Rally review, July 1980

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Acropolis Rally

Animals of rare species are generally, and quite properly, preserved from extinction by protection orders which make it illegal to kill them. All rarities should be so protected, among them some of the world’s classic rallies which have become unique inasmuch as they have retained their characters whilst others all around them have either succumbed to standardisation or become diluted to comply with ever hardening regulations.

One classic which steadfastly refuses to be stereotyped is the Acropolis Rally, and we would be the last to go along with any needless tampering with the make-up of this unique event without which the sport of rallying would be much less rich in variety and colour.

In Africa and other parts of the world where large areas are relatively unpopulated and so far little affected by the spoilsport advance of tarmac it is still possible to have endurance rallies of the most gruelling kind, but in Europe that type of event is fast approaching extinction. Indeed, the Acropolis Rally stands out alone in populated Europe as the event which demands the greatest endurance, reliability, stamina and tenacity from cars, crews, mechanics and all concerned.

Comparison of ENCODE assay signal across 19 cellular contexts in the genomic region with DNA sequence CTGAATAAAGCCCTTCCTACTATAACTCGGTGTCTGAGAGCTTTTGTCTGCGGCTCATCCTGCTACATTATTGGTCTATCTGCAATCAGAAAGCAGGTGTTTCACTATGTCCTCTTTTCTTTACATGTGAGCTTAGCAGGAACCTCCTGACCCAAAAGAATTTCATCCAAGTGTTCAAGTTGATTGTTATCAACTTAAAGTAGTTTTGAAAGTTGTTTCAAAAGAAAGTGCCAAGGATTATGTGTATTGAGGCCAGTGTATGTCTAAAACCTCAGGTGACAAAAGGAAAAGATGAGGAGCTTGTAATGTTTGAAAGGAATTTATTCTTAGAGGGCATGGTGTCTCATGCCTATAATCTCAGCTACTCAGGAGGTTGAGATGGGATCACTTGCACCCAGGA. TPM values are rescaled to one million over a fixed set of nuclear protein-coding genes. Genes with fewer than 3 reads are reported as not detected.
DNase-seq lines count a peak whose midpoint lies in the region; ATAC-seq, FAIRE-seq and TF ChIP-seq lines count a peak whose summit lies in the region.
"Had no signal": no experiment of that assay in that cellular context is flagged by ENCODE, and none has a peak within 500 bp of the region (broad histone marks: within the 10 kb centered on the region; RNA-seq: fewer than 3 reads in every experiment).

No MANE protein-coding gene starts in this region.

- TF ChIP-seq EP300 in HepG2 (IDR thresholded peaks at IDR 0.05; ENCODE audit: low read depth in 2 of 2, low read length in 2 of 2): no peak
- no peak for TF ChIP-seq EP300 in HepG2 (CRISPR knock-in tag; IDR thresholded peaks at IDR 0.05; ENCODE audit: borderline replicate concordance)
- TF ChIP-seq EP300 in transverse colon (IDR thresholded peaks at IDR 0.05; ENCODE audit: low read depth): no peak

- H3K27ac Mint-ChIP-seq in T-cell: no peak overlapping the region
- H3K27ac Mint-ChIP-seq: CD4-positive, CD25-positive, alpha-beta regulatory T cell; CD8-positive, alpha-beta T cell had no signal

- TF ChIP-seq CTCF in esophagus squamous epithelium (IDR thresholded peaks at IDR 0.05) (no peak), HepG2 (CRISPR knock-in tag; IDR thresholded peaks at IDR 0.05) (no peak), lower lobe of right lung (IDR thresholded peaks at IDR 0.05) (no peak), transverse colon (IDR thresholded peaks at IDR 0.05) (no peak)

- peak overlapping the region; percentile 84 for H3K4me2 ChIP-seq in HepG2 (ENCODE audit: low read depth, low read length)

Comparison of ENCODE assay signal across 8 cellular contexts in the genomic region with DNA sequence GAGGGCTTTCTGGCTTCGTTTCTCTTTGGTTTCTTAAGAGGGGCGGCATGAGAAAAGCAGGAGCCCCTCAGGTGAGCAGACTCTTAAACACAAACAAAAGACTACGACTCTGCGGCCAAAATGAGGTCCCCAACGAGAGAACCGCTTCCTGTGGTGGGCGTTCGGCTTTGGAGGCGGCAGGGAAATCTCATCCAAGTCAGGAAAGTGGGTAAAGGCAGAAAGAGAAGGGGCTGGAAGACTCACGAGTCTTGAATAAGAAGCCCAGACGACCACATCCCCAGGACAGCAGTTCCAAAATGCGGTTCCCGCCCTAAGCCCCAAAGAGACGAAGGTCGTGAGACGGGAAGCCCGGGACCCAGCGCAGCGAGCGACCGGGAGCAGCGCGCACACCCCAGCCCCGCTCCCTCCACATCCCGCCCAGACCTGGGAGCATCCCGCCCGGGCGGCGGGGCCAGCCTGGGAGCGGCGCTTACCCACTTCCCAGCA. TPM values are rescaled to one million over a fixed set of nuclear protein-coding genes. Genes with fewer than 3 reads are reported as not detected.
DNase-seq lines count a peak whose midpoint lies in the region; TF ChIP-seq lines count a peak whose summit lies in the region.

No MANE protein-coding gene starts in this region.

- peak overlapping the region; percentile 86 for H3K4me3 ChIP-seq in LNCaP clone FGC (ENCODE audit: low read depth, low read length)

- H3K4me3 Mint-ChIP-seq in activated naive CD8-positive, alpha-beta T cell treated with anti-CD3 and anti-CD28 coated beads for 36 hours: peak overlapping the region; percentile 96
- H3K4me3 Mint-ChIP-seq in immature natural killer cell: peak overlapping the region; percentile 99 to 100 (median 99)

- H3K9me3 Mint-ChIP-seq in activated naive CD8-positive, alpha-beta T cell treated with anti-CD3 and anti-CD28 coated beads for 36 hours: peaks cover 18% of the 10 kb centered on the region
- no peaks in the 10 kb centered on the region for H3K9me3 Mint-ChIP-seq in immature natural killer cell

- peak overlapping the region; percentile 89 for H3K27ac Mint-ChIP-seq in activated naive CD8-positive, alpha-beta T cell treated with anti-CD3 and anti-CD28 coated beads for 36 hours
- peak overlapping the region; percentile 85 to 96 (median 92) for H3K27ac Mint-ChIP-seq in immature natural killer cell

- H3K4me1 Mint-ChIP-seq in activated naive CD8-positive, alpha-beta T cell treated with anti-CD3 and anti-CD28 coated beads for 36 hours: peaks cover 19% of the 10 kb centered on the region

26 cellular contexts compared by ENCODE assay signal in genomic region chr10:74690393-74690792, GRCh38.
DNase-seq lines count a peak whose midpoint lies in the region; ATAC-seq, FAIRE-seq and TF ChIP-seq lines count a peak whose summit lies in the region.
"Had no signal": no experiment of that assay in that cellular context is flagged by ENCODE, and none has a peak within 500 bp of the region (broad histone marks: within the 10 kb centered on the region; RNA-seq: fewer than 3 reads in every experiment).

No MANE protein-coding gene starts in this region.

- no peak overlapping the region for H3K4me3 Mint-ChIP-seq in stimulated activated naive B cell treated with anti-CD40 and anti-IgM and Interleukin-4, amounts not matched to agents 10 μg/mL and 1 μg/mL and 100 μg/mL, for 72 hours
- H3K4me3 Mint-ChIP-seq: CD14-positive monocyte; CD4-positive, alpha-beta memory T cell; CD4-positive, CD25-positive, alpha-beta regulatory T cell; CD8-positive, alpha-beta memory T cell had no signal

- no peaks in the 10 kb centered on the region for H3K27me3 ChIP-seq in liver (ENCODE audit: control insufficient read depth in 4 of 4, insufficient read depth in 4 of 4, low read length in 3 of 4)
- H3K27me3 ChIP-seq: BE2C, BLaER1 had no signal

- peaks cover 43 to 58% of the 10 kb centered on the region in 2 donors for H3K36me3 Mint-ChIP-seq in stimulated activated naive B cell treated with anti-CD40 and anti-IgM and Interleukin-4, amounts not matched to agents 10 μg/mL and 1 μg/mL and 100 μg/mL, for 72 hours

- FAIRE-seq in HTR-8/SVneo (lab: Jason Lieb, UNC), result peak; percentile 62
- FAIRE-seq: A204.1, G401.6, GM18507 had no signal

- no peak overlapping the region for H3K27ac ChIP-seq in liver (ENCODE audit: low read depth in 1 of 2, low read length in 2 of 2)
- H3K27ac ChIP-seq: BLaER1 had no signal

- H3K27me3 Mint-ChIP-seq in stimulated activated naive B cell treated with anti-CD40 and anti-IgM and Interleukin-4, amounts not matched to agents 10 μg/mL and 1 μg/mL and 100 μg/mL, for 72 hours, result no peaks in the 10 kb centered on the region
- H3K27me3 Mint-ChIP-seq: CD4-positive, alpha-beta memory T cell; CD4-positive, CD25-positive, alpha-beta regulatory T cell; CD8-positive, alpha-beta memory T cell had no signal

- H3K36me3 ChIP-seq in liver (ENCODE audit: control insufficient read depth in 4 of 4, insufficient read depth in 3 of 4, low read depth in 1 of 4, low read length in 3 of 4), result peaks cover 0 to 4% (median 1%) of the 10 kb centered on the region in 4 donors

In one way the rally follows established patterns by having special stages on roads closed to all other traffic, but it also has very fast sections on open roads, so tightly timed that quick stops for tyre changes, or even just for refuelling, can produce a very real danger of running late and picking up penalties. Other European events, with the exception of certains parts of the Portuguese Rally, have completely noncompetitive road sections and confine all their high speed action to special stages clinically sealed off from other traffic. The Acropolis is a kind of mixture, taking ingredients from both Europe and Africa to produce a near-continuously fast event with special stages on scratch timing and road sections with targets as near impossible as the organisers can manage without overstepping the bounds of possibility. Elsewhere in Europe it is possible to limp off a Special stage knowing that there will be time before the next stage to have a broken motor car restored in minutes at the roadside to a degree of mechanical efficiency which most commercial garages would be unable to equal in as many days. In Greece such feats of instant engineering are regularly achieved, but whereas competitors’ service plans elsewhere may show anything between ten minutes and an hour available for service, Acropolis service plans are more likely to show one or two minutes only. Indeed, some sections this year were so tight that competitors reckoned service time in minus quantities. Such, then, is the kind of going which faces those who strive for success in an event which has changed little in the past twenty years. The pace is fast, but the roads are by no means easy on cars and it is often more prudent to ease off and preserve the car than to make best time on a stage only to pay for it tenfold by a long stop afterwards to repair damage. A reliable car can often be driven to a better result than one which is much faster but more prone to breakages.